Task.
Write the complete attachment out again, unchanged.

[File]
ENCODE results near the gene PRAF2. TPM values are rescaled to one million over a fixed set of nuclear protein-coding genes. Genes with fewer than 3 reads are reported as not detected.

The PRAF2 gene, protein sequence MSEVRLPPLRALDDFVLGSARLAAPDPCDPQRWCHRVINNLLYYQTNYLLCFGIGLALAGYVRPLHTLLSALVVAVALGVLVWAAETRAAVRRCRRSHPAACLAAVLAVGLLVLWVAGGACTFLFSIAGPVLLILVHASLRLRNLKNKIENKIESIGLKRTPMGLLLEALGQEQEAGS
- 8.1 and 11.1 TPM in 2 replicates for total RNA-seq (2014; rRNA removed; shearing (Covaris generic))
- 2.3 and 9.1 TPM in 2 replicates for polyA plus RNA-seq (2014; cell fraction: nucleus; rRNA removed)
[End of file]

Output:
ENCODE results near the gene PRAF2. TPM values are rescaled to one million over a fixed set of nuclear protein-coding genes. Genes with fewer than 3 reads are reported as not detected.

The PRAF2 gene, protein sequence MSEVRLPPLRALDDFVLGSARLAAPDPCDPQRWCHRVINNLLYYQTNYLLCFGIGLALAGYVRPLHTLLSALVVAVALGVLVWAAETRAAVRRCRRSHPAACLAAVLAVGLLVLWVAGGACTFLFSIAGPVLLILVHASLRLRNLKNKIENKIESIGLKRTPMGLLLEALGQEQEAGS
- 8.1 and 11.1 TPM in 2 replicates for total RNA-seq (2014; rRNA removed; shearing (Covaris generic))
- 2.3 and 9.1 TPM in 2 replicates for polyA plus RNA-seq (2014; cell fraction: nucleus; rRNA removed)